An evaluation of Rea Vaya and Gautrain, its potentials and impacts on spatial and transportation planning in the City of Johannesburg
Adegbaju, Adedayo Babajide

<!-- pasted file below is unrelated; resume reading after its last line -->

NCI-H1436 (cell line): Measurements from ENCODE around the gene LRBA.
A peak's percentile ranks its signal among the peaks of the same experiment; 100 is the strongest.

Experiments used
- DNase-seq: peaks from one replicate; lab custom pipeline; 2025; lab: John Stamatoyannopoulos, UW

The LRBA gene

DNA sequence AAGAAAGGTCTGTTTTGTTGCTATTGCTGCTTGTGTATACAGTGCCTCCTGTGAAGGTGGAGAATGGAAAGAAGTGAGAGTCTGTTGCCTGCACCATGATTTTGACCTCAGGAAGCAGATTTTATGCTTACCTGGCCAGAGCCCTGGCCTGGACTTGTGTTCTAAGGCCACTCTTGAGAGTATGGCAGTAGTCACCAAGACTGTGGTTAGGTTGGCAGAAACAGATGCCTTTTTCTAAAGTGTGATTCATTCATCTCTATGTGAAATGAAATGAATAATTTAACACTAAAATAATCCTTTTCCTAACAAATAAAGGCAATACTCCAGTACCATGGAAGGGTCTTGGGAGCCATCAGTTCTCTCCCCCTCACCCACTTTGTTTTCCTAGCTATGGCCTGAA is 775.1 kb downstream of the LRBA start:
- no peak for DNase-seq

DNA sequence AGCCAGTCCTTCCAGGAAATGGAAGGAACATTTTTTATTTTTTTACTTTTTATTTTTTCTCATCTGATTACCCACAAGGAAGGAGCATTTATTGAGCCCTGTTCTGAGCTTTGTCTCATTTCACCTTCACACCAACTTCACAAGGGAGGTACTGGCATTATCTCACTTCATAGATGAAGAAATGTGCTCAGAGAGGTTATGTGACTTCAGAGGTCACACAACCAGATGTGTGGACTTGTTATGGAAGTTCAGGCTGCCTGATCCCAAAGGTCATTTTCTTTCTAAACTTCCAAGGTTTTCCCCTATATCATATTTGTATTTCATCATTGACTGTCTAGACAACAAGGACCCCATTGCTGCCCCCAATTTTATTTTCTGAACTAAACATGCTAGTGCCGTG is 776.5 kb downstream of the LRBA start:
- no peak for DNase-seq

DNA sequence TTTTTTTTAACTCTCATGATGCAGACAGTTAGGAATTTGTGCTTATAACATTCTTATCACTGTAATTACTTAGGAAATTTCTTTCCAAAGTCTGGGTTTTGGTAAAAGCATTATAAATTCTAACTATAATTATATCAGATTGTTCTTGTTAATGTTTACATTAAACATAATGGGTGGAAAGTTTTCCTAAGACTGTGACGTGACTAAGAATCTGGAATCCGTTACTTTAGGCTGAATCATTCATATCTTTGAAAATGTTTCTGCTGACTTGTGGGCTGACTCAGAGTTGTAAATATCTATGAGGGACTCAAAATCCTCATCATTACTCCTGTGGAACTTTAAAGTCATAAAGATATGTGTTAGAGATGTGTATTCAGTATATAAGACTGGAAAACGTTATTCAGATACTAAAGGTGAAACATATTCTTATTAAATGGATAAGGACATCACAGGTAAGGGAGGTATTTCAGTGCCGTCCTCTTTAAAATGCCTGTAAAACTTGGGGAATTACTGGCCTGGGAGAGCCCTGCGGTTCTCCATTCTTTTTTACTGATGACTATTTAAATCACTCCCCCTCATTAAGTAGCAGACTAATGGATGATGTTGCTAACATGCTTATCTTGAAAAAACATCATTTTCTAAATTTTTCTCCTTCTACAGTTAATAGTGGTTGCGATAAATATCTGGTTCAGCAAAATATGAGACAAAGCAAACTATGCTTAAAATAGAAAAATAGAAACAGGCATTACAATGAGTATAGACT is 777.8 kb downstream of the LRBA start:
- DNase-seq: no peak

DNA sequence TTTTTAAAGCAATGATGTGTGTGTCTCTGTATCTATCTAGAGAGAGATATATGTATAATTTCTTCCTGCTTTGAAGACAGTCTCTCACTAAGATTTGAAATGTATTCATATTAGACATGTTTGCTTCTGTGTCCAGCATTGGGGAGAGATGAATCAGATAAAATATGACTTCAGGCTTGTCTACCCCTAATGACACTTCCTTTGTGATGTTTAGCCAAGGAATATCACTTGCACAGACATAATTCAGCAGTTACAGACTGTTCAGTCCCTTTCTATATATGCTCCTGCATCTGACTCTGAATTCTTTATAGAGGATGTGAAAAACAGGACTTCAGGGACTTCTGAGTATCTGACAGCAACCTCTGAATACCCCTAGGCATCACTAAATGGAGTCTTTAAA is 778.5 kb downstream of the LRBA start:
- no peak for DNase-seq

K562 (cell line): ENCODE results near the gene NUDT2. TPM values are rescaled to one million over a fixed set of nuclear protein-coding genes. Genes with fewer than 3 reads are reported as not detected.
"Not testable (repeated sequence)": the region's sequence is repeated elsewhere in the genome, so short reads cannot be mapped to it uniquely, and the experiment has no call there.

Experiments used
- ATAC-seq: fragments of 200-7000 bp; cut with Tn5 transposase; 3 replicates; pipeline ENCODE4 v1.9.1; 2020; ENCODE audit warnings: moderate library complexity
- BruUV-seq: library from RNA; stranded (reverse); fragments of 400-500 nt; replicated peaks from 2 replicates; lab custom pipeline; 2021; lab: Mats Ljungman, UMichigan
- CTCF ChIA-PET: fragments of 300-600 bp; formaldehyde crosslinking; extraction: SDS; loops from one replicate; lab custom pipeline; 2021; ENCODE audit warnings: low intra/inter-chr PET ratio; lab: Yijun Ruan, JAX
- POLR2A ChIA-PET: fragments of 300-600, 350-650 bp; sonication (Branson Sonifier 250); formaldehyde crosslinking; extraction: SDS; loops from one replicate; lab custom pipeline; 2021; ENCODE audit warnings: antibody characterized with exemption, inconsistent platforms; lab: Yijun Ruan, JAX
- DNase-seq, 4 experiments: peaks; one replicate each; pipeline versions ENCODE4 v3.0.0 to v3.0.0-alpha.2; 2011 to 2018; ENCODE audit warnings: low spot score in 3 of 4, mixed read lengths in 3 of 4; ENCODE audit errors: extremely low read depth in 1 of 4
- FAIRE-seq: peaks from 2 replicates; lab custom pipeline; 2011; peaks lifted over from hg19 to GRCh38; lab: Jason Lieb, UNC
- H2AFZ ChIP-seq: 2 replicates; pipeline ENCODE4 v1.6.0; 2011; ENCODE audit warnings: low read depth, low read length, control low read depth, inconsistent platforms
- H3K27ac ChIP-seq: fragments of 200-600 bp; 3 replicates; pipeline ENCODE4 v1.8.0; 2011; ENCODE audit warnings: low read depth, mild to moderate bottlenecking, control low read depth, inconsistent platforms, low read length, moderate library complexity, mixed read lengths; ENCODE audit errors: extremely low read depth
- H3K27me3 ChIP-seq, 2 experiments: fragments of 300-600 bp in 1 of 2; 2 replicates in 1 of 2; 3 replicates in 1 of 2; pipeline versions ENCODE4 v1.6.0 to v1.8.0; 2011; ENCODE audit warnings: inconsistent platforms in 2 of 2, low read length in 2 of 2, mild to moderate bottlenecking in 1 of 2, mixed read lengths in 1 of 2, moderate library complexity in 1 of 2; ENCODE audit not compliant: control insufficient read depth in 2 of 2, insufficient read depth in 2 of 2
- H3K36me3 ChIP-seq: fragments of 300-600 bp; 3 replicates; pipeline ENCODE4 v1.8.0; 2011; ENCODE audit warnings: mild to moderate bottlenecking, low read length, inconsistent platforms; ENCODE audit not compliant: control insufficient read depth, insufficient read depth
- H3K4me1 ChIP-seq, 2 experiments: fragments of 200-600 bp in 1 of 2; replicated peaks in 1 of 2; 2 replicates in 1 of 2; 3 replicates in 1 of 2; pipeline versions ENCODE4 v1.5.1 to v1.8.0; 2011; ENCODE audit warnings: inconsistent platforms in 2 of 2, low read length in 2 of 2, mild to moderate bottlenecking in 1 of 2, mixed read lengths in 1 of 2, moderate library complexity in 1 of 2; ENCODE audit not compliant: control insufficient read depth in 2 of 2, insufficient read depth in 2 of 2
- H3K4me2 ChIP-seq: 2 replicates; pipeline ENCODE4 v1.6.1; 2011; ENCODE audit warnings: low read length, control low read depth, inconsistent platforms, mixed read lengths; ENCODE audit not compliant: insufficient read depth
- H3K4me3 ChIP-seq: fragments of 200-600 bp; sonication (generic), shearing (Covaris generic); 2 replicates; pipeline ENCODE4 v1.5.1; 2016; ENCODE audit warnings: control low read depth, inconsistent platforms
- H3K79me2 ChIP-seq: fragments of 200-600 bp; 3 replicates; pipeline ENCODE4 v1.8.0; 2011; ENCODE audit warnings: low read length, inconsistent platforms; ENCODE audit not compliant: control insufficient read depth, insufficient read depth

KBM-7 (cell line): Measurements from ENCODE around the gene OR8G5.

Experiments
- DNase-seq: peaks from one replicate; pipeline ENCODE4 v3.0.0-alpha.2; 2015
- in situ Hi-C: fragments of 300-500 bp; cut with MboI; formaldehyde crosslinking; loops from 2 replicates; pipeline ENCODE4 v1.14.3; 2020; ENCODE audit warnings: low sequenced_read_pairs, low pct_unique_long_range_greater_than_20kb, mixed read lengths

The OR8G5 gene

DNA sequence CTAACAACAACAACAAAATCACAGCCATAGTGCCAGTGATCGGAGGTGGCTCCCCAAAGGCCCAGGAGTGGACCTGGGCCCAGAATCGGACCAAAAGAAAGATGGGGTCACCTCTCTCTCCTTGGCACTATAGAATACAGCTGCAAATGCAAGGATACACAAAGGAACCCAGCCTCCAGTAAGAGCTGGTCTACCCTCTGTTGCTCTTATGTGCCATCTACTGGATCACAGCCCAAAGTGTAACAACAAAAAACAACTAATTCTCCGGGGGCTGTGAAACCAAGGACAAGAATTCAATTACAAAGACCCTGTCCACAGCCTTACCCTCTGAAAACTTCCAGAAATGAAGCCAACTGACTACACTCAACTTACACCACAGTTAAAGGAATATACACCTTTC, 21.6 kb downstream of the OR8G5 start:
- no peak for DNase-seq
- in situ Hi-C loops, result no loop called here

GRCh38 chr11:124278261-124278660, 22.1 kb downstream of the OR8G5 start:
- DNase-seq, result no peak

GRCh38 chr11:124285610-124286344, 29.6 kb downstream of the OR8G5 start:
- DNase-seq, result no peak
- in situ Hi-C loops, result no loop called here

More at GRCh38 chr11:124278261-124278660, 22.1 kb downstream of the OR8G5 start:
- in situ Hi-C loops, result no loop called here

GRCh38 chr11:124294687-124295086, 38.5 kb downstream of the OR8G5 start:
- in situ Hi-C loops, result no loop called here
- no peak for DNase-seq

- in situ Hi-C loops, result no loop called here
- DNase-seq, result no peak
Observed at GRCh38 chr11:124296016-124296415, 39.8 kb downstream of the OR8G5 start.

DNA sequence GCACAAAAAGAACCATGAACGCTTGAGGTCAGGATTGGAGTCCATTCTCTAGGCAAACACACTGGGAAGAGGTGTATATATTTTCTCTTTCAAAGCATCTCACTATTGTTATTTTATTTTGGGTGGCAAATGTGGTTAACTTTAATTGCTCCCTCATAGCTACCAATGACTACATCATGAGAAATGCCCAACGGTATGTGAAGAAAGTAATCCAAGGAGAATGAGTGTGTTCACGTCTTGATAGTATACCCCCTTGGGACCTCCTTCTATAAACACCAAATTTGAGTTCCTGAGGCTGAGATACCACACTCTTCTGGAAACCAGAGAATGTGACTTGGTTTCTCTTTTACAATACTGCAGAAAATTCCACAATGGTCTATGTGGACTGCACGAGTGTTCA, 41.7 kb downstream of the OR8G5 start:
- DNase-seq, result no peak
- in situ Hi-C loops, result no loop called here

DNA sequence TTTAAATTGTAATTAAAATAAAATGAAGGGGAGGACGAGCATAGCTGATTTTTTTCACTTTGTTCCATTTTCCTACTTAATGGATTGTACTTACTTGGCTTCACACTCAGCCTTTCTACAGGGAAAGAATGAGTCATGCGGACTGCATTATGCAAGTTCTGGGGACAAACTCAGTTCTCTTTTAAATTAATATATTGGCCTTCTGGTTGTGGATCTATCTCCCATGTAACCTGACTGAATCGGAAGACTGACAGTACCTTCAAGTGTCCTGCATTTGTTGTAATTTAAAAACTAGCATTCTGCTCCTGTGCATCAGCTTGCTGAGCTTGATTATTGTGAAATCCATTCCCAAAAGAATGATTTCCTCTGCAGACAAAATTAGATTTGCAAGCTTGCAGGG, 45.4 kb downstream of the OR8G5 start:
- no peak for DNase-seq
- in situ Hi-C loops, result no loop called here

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The unique urban contexts that emanated from the apartheid history of South Africa informed the transport landscape of the City of Johannesburg. Apartheid‘s divisive spatial planning and land use management policies promoted sprawling and separated labour from work. This was further exacerbated by poor funding of public transport and road designs that encouraged the use of private cars. The democratization of the country in 1994 was the beginning of a new phase in the history of the city. A new approach to policy formulations that entails the provision of public transport as one of the tools to end years of marginalization and inequalities was adopted by the national government. It soon became a policy direction that reflects in planning decisions of all spheres of government. The Rea Vaya BRT and the Gautrain were respectively introduced by the municipal and provincial governments to demonstrate governments‘ commitments to the new policy direction. While the Gautrain was implemented to facilitate elite movement within Gauteng and to crowd investments and economic growths around station nodes; the BRT was provided for marginalized commuters in Soweto, to provide a sustainable alternative to the dominant minibus taxi. Although the two modes (Rea Vaya and Gautrain) have endured almost a decade filled with public sentiments and other issues, this research concludes that most of the challenges are associated with the country‘s historical context and the age of these transport systems. The Gautrain has demonstrated that viable alternatives to the private car can be provided, with its satisfactory feedbacks from users; and some of its station nodes (Sandton, Rosebank and Pretoria) have showed promises of transit-oriented development, one of the project‘s key objectives. The other stations have been unable to stimulate growth due to reasons like non-implementation of their Urban Design Frameworks and lack of public sector investment required to attract private investors. The Rea Vaya, in its third phase of implementation, has been extended further north to Sandton in spite of both its inability to induce modal change and its low ridership figures. The research identifies factors like low peak to base ratio, pricing and the city‘s disjointed urban fabric as some of the reasons for its below average performance. By drawing from the highlights and limitations, the study recommends that public transport provision should be institutionally integrated across and within spheres of government. Similarly, harmonization of the funding structure, better understanding of users‘ needs and travel patterns, underlined with continuity of policy direction and objectives will equally help to achieve optimum outputs.